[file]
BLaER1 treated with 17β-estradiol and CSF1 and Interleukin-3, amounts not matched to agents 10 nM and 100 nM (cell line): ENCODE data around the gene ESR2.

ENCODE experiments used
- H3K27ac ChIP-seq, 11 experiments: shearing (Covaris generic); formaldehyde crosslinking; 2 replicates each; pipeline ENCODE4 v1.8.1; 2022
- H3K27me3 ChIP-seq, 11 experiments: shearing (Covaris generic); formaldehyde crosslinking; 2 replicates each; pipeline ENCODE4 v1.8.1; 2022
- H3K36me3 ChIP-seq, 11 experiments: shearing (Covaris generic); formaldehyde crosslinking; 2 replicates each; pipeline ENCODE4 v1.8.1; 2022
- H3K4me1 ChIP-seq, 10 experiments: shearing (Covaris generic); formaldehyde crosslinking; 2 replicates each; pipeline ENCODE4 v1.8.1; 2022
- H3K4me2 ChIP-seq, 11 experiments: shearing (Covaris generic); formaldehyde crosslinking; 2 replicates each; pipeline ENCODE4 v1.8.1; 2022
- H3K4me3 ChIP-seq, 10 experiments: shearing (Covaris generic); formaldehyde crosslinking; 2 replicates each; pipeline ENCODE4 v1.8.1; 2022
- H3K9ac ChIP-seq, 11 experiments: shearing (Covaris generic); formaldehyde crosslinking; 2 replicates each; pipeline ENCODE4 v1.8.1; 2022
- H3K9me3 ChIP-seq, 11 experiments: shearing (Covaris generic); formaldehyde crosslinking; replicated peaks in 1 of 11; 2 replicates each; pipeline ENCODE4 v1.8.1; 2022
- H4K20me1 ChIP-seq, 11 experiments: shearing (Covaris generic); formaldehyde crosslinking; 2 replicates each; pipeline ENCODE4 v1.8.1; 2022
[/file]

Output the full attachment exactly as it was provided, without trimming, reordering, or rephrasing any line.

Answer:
BLaER1 treated with 17β-estradiol and CSF1 and Interleukin-3, amounts not matched to agents 10 nM and 100 nM (cell line): ENCODE data around the gene ESR2.

ENCODE experiments used
- H3K27ac ChIP-seq, 11 experiments: shearing (Covaris generic); formaldehyde crosslinking; 2 replicates each; pipeline ENCODE4 v1.8.1; 2022
- H3K27me3 ChIP-seq, 11 experiments: shearing (Covaris generic); formaldehyde crosslinking; 2 replicates each; pipeline ENCODE4 v1.8.1; 2022
- H3K36me3 ChIP-seq, 11 experiments: shearing (Covaris generic); formaldehyde crosslinking; 2 replicates each; pipeline ENCODE4 v1.8.1; 2022
- H3K4me1 ChIP-seq, 10 experiments: shearing (Covaris generic); formaldehyde crosslinking; 2 replicates each; pipeline ENCODE4 v1.8.1; 2022
- H3K4me2 ChIP-seq, 11 experiments: shearing (Covaris generic); formaldehyde crosslinking; 2 replicates each; pipeline ENCODE4 v1.8.1; 2022
- H3K4me3 ChIP-seq, 10 experiments: shearing (Covaris generic); formaldehyde crosslinking; 2 replicates each; pipeline ENCODE4 v1.8.1; 2022
- H3K9ac ChIP-seq, 11 experiments: shearing (Covaris generic); formaldehyde crosslinking; 2 replicates each; pipeline ENCODE4 v1.8.1; 2022
- H3K9me3 ChIP-seq, 11 experiments: shearing (Covaris generic); formaldehyde crosslinking; replicated peaks in 1 of 11; 2 replicates each; pipeline ENCODE4 v1.8.1; 2022
- H4K20me1 ChIP-seq, 11 experiments: shearing (Covaris generic); formaldehyde crosslinking; 2 replicates each; pipeline ENCODE4 v1.8.1; 2022